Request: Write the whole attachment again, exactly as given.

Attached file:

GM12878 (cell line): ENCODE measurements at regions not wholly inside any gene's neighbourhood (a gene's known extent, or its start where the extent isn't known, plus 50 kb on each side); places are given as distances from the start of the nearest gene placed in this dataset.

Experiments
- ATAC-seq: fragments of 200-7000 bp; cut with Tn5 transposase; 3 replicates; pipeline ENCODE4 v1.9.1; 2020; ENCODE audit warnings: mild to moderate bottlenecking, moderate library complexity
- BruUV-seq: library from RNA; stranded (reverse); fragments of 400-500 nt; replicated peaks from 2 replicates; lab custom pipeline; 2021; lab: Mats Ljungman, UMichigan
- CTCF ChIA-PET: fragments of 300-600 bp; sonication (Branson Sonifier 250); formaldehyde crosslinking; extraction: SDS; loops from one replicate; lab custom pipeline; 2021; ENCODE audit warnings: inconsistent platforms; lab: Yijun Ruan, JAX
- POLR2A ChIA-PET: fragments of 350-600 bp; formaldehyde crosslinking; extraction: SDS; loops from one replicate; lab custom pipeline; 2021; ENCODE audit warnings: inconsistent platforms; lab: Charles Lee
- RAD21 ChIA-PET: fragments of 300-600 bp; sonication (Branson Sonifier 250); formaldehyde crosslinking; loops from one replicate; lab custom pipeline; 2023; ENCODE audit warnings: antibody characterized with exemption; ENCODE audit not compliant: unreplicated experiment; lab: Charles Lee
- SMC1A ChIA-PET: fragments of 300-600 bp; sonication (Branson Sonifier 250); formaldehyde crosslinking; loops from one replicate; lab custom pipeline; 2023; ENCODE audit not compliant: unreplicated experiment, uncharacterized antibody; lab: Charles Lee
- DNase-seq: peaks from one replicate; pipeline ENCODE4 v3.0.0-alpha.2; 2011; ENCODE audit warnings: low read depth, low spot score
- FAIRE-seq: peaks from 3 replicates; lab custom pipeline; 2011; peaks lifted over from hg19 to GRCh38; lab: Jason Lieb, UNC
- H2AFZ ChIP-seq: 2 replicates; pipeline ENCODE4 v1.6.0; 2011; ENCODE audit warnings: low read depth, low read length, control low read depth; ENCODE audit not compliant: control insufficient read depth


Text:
GM12878 (cell line): ENCODE measurements at regions not wholly inside any gene's neighbourhood (a gene's known extent, or its start where the extent isn't known, plus 50 kb on each side); places are given as distances from the start of the nearest gene placed in this dataset.

Experiments
- ATAC-seq: fragments of 200-7000 bp; cut with Tn5 transposase; 3 replicates; pipeline ENCODE4 v1.9.1; 2020; ENCODE audit warnings: mild to moderate bottlenecking, moderate library complexity
- BruUV-seq: library from RNA; stranded (reverse); fragments of 400-500 nt; replicated peaks from 2 replicates; lab custom pipeline; 2021; lab: Mats Ljungman, UMichigan
- CTCF ChIA-PET: fragments of 300-600 bp; sonication (Branson Sonifier 250); formaldehyde crosslinking; extraction: SDS; loops from one replicate; lab custom pipeline; 2021; ENCODE audit warnings: inconsistent platforms; lab: Yijun Ruan, JAX
- POLR2A ChIA-PET: fragments of 350-600 bp; formaldehyde crosslinking; extraction: SDS; loops from one replicate; lab custom pipeline; 2021; ENCODE audit warnings: inconsistent platforms; lab: Charles Lee
- RAD21 ChIA-PET: fragments of 300-600 bp; sonication (Branson Sonifier 250); formaldehyde crosslinking; loops from one replicate; lab custom pipeline; 2023; ENCODE audit warnings: antibody characterized with exemption; ENCODE audit not compliant: unreplicated experiment; lab: Charles Lee
- SMC1A ChIA-PET: fragments of 300-600 bp; sonication (Branson Sonifier 250); formaldehyde crosslinking; loops from one replicate; lab custom pipeline; 2023; ENCODE audit not compliant: unreplicated experiment, uncharacterized antibody; lab: Charles Lee
- DNase-seq: peaks from one replicate; pipeline ENCODE4 v3.0.0-alpha.2; 2011; ENCODE audit warnings: low read depth, low spot score
- FAIRE-seq: peaks from 3 replicates; lab custom pipeline; 2011; peaks lifted over from hg19 to GRCh38; lab: Jason Lieb, UNC
- H2AFZ ChIP-seq: 2 replicates; pipeline ENCODE4 v1.6.0; 2011; ENCODE audit warnings: low read depth, low read length, control low read depth; ENCODE audit not compliant: control insufficient read depth